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Conclusion

The AeroPress is one of the most versatile and forgiving brewing methods we’ve ever used. These two recipes are our two favorites, but there are literally hundreds of other recipes out there to try. You can draw inspiration from the Brewers Cup or World Aeropress Championship since these competitions showcase the best recipes of some of the greatest coffee minds in the world.

Whatever recipe you decide to try, make sure to pay attention to the grind size and coffee to water ratio. These are the most important details, and getting them right makes the difference between delicious, robust coffee and a bitter, sludgy mess. If you don’t have a scale or a grinder, we strongly encourage you to invest in both. Your coffee will thank you.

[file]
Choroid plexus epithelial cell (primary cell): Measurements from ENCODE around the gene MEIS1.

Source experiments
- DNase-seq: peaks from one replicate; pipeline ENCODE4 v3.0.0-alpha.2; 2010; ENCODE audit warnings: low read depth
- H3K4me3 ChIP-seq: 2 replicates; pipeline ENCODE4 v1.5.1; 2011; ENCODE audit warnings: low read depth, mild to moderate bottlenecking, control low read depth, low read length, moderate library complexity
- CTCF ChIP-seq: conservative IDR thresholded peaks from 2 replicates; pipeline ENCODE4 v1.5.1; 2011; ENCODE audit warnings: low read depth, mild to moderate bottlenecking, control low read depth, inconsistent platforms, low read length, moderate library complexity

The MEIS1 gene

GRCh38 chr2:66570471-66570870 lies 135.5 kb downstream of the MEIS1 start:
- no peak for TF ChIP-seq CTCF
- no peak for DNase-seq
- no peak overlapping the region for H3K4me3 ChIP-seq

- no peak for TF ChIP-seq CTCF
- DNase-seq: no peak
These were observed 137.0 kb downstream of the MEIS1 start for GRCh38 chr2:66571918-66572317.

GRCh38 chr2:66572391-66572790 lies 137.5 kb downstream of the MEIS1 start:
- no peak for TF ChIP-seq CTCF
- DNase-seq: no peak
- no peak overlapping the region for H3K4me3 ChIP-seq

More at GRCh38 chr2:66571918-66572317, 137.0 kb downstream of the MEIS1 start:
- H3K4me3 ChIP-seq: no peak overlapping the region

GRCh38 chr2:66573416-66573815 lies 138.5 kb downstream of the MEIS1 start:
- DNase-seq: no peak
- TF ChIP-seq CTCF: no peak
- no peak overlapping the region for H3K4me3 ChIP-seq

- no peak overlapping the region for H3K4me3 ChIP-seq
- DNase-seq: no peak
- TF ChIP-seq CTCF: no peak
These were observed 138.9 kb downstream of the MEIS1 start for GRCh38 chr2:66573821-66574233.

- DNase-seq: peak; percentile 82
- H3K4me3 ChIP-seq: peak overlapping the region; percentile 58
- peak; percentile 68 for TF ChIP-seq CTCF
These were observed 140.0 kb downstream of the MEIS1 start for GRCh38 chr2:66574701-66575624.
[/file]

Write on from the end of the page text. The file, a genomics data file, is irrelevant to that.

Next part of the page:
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Featured Image: CC0 Public Domain, Piqsels

Sean Brennan

Sean’s obsession with coffee started when he received his first French press as a gift almost ten years ago. Since then, his love of coffee – and the number of coffee gadgets he owns – has grown considerably. A scientist by training, there is no stone he has left unturned in the never-ending quest for the perfect cup of coffee. He has spent many hours tuning his pour-over technique, thinking about how to best compare grind quality, and worrying about whether the Nicaraguan or Kenyan beans will make the best cold brew.These days he favors the Hario V60, and starts each day by hand grinding his coffee before enjoying a cup prepared with care and attention to detail.